I went through a process of self-evaluation to understand better how I test, how I think about testing and the tools I use. This paper discusses the tool strategies I use and is an introduction to the world of free and cheap tools available to help us do testing.
A related stickyminds.com paper is Being Resourceful When Your Hands are Tied which was co-written with Danny Faught.
This page is the supporting page for a talk, and paper, on Alternative Testing Tools.
On various pages on this site you will find tools mentioned that are not part of the mainstream cannon of testing tools. I tend to think of these as Alternative Testing Tools. But I wanted to investigate what that phrase really meant to me.
Is an open-source testing tool like Bugzilla an alternative testing tool? If so, what makes it alternative.
It is an alternative, but does that make it alternative? I wanted understand what I meant by alternative, because I had the uneasy suspicion that for me, bugzilla wasn’t as alternative as some tools I use. This does suggest that alternative may be the wrong adjective but as I have been using it so long I’m sticking with it for the moment.
So I sat down and thought that the best way to figure this out is to do some testing, and observe what tools I use, and try to figure out why I use them, then generalise and question my observations.
And the results are on this page. All the papers below are still in draft, but most are readable. Consider them in ‘pre-alpha’, they are not ready for beta testing, but if they provide some value and you can tolerate their obvious bugs then that is great.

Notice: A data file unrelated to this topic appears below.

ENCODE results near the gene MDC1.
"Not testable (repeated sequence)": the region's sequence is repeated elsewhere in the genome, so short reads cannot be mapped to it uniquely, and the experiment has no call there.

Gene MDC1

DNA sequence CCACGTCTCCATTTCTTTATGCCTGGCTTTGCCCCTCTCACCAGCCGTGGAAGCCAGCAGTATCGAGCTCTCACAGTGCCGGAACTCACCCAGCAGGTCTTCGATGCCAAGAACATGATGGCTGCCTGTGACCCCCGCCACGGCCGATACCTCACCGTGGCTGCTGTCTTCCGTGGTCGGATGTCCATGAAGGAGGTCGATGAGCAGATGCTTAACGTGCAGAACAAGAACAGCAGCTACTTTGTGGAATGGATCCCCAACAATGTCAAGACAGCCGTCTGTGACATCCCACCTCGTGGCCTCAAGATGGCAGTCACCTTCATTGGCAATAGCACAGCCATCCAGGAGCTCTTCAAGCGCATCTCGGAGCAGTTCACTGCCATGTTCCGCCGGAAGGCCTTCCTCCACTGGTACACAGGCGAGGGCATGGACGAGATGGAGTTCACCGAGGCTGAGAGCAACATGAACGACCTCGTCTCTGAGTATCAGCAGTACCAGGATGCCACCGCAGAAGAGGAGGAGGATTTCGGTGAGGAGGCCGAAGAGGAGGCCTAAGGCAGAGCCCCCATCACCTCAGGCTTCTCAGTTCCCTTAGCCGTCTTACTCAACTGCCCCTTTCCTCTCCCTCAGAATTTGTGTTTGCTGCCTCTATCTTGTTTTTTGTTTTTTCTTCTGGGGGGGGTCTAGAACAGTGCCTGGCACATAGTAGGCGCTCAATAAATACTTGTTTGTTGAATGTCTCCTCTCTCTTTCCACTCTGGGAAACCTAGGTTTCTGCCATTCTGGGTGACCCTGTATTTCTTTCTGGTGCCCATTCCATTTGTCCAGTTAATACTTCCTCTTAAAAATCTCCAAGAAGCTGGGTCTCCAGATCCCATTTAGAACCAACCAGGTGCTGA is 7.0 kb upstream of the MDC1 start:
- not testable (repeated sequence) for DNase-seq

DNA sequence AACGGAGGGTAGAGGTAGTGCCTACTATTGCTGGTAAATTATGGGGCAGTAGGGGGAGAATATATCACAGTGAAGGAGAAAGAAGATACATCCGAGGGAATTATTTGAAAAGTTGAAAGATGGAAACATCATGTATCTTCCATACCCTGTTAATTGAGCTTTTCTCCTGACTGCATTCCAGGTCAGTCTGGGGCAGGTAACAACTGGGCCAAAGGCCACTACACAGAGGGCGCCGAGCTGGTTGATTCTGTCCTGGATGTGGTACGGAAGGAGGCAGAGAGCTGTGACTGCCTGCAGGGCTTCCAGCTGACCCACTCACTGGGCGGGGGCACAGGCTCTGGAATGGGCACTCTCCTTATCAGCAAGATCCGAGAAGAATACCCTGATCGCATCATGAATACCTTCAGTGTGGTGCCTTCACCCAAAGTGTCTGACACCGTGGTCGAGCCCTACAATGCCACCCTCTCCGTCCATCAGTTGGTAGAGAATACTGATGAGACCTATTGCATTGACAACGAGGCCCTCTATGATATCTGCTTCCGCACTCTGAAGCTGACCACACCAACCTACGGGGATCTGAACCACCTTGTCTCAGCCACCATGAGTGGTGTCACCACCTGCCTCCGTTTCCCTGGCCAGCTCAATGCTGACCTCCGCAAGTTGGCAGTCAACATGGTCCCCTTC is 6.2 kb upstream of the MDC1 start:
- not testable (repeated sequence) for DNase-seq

We have 4 papers, Alternative tools in X:
- Alternative Tools in Theory
- Alternative Tools in Action
- Alternative Tools, The List
- Alternative Tools in Retrospect
And you can download the presentation slides as pdf.
There are extract movies showing a subset of the tools in action. These are the movies used during the presentation.
The session movies are on a page here. These are flash exports and most should be viewable over a modem connection. The largest is 3meg in size.
I only actually presented the first 5 or 6 slides, but the complete presentation acts as a summary of the information in the papers.
Alternative Tools In Theory
This paper documents my thoughts on Alternative Tools, in general:
- Discusses the nature of alternative tools
- The personal test process
- Process tools vs Task Tools
- How to find tools
- Introducing alternative tools into your organisation and personal test process
Alternative Tools In Action
In order to come to any conclusions, I did some testing. This documents the test sessions that I conducted, the tools used and makes various observations on the user of tools. Topics Covered Include:
- Installation Testing
- Monitoring Applications, Files and Registry entries
- Having other tools find defects in the AUT while you browse
- Easy environment maintenance and automation
- Using Screenshot tools in conjunction with Clipboard tools to have a robust, cheap and failure resilient test log
- Session based testing
- Statistics, the easy way, and an alternative to Excel
- Over 20 alternative tools used
Alternative Tools, The List
- A summary list of tools used in the sessions,
- Detailed descriptions of each of the tools,
- links to where you can find them and how much they cost
The Tool Extract Movies
I have extracted and edited out information about some of the tools into smaller movies for use during the presentation, these are available here.
The Sessions Overview and Movies
These movies are edited views of the test sessions that were conducted. I don’t use these movies during the presentation but if you want to see any of the tools that I mention in action then this is the place to look.
These are flash exports and most should be viewable over a modem connection.